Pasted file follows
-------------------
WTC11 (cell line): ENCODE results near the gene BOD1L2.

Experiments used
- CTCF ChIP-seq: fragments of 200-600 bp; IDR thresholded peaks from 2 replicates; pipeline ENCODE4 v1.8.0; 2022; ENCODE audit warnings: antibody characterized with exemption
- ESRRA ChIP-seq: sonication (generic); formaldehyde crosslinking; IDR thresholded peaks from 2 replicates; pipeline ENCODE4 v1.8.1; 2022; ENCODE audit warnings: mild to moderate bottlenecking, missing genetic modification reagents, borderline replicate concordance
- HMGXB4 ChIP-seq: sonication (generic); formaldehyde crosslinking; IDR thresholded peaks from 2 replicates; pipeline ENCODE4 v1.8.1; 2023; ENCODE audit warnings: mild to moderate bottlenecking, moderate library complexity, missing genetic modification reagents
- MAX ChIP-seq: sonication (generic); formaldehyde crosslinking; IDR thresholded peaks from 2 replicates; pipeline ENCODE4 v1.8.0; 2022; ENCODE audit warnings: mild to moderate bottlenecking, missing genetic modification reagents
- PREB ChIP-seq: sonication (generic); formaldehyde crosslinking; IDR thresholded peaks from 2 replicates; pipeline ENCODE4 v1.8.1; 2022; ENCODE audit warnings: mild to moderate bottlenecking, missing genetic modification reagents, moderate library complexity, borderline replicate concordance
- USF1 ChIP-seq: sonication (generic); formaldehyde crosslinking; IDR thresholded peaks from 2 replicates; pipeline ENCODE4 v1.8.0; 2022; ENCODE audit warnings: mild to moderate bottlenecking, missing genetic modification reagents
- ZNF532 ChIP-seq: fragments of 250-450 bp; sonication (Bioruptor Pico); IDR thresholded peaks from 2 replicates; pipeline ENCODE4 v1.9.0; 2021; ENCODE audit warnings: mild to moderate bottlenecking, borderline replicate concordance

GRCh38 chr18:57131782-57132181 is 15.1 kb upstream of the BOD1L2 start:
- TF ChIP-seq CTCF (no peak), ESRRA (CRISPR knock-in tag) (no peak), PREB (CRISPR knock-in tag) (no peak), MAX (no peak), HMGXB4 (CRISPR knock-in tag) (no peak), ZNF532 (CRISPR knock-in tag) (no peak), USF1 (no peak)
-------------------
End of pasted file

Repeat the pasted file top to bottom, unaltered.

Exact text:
WTC11 (cell line): ENCODE results near the gene BOD1L2.

Experiments used
- CTCF ChIP-seq: fragments of 200-600 bp; IDR thresholded peaks from 2 replicates; pipeline ENCODE4 v1.8.0; 2022; ENCODE audit warnings: antibody characterized with exemption
- ESRRA ChIP-seq: sonication (generic); formaldehyde crosslinking; IDR thresholded peaks from 2 replicates; pipeline ENCODE4 v1.8.1; 2022; ENCODE audit warnings: mild to moderate bottlenecking, missing genetic modification reagents, borderline replicate concordance
- HMGXB4 ChIP-seq: sonication (generic); formaldehyde crosslinking; IDR thresholded peaks from 2 replicates; pipeline ENCODE4 v1.8.1; 2023; ENCODE audit warnings: mild to moderate bottlenecking, moderate library complexity, missing genetic modification reagents
- MAX ChIP-seq: sonication (generic); formaldehyde crosslinking; IDR thresholded peaks from 2 replicates; pipeline ENCODE4 v1.8.0; 2022; ENCODE audit warnings: mild to moderate bottlenecking, missing genetic modification reagents
- PREB ChIP-seq: sonication (generic); formaldehyde crosslinking; IDR thresholded peaks from 2 replicates; pipeline ENCODE4 v1.8.1; 2022; ENCODE audit warnings: mild to moderate bottlenecking, missing genetic modification reagents, moderate library complexity, borderline replicate concordance
- USF1 ChIP-seq: sonication (generic); formaldehyde crosslinking; IDR thresholded peaks from 2 replicates; pipeline ENCODE4 v1.8.0; 2022; ENCODE audit warnings: mild to moderate bottlenecking, missing genetic modification reagents
- ZNF532 ChIP-seq: fragments of 250-450 bp; sonication (Bioruptor Pico); IDR thresholded peaks from 2 replicates; pipeline ENCODE4 v1.9.0; 2021; ENCODE audit warnings: mild to moderate bottlenecking, borderline replicate concordance

GRCh38 chr18:57131782-57132181 is 15.1 kb upstream of the BOD1L2 start:
- TF ChIP-seq CTCF (no peak), ESRRA (CRISPR knock-in tag) (no peak), PREB (CRISPR knock-in tag) (no peak), MAX (no peak), HMGXB4 (CRISPR knock-in tag) (no peak), ZNF532 (CRISPR knock-in tag) (no peak), USF1 (no peak)